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"Early Payments" leading to a default?


Matt63
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Has anyone any experience of payments being paid early thus leading to a default?

 

My friend is facing repossession proceedings because RBS say she has not stuck to her arrangement. They are saying that she missed payments in June and September.

 

However from the statement it is clear that she did not, she just paid them early and the statement clearly shows payments made on 30th May and 30th August, and thus shows two payments in both May and August, but no payments in June and September.

 

But the arrears are where they are meant to be (in fact she is a little inside as she has genuinely made a few small overpayments from time to time)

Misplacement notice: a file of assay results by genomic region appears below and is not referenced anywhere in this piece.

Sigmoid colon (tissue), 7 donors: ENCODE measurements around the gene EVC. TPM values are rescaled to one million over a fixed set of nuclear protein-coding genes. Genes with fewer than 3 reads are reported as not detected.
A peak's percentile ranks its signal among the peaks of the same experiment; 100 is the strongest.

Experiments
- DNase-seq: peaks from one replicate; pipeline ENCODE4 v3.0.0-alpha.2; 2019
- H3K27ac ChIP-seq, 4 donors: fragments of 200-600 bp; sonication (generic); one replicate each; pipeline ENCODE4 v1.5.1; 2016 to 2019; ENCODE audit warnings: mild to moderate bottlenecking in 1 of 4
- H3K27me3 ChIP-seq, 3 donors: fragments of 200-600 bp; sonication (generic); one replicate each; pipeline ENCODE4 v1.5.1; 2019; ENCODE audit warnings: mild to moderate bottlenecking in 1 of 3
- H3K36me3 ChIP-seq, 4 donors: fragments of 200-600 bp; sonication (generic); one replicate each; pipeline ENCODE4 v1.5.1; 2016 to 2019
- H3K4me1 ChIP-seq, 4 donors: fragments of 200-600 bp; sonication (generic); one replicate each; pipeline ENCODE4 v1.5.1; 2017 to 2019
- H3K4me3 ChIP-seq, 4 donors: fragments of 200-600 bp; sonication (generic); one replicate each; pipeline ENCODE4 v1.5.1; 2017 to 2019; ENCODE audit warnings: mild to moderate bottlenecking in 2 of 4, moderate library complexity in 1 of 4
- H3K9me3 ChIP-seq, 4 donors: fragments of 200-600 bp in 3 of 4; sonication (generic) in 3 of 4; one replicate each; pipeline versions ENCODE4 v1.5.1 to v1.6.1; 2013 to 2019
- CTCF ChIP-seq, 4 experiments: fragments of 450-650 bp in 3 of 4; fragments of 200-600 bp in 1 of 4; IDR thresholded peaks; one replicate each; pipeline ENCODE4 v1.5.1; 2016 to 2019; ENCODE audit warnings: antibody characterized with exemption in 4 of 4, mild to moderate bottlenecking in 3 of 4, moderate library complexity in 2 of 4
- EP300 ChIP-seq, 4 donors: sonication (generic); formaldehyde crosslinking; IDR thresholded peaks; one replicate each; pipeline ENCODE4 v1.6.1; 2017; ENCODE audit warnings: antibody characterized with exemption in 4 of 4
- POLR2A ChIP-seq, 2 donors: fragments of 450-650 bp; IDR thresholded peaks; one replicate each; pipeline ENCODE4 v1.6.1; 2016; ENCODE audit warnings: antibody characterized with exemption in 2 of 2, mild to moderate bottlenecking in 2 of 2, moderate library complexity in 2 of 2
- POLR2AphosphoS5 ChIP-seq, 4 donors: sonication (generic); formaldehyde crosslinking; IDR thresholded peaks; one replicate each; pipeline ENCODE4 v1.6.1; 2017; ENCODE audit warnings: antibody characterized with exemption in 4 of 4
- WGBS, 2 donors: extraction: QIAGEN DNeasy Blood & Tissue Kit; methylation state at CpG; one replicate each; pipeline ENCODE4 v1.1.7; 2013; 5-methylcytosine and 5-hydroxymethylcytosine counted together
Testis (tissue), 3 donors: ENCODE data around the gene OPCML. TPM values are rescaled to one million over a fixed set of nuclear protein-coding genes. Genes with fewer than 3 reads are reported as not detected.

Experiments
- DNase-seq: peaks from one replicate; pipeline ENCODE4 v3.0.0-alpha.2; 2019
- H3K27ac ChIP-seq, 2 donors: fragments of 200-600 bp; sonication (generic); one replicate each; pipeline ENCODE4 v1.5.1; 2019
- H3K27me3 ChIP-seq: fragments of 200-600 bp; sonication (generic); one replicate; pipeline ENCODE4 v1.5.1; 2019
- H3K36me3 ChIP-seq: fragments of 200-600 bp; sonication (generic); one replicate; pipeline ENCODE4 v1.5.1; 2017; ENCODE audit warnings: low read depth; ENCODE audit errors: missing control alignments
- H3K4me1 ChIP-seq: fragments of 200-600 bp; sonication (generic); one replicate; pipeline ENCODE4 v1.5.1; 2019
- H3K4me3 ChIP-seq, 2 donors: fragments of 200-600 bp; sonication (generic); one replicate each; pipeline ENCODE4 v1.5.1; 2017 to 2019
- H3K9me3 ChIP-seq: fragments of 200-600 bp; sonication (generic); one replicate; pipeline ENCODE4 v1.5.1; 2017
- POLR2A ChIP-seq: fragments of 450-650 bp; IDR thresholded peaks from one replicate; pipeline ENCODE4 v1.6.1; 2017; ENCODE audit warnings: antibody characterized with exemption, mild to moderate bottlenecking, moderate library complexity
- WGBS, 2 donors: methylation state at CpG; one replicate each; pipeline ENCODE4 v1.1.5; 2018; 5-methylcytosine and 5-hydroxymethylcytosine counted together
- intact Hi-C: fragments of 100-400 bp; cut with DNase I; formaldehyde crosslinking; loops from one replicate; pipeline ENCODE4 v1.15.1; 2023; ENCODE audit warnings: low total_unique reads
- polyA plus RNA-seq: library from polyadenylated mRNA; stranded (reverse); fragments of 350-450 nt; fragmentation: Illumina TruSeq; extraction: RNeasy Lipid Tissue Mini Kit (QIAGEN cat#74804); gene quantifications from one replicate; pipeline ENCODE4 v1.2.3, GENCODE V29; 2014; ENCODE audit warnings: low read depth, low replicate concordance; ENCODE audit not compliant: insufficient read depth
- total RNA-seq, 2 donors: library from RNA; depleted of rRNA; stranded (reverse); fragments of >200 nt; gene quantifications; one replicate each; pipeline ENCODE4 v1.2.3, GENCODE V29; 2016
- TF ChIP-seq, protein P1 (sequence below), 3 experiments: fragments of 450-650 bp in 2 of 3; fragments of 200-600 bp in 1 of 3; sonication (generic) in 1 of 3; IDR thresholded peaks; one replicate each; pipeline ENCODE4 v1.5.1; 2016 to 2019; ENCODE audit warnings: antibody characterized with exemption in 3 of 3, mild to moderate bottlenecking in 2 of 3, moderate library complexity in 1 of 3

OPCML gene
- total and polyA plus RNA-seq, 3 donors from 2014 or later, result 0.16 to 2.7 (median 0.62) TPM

The mortgage has 13 years to run and the arrears are exactly £2,400, and the agreed payments are the regular payments plus £100 per month, so it should be cleared in two years.

 

Is there any case law in relation to this?

 

Thanks in advance

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Your friend should fill in an income and expenditure form and make an offer of regular payments to the mortgage with a realistic offer every month towards the arrears. The arrears are small compared to others we have seen and should clear quite quickly if a realistic offer is made.

 

Also get your friend to reclaim the arrears charges added to the account every month, there could be a good few hundred pounds there added to the account. To claim back the charges write to the lender using the letter here:

 

http://www.consumeractiongroup.co.uk/forum/showthread.php?390026-Mortgages-Reclaiming-Charges

 

Income and expenditure form is here:

 

http://www.consumeractiongroup.co.uk/forum/attachment.php?attachmentid=31141&d=1320168516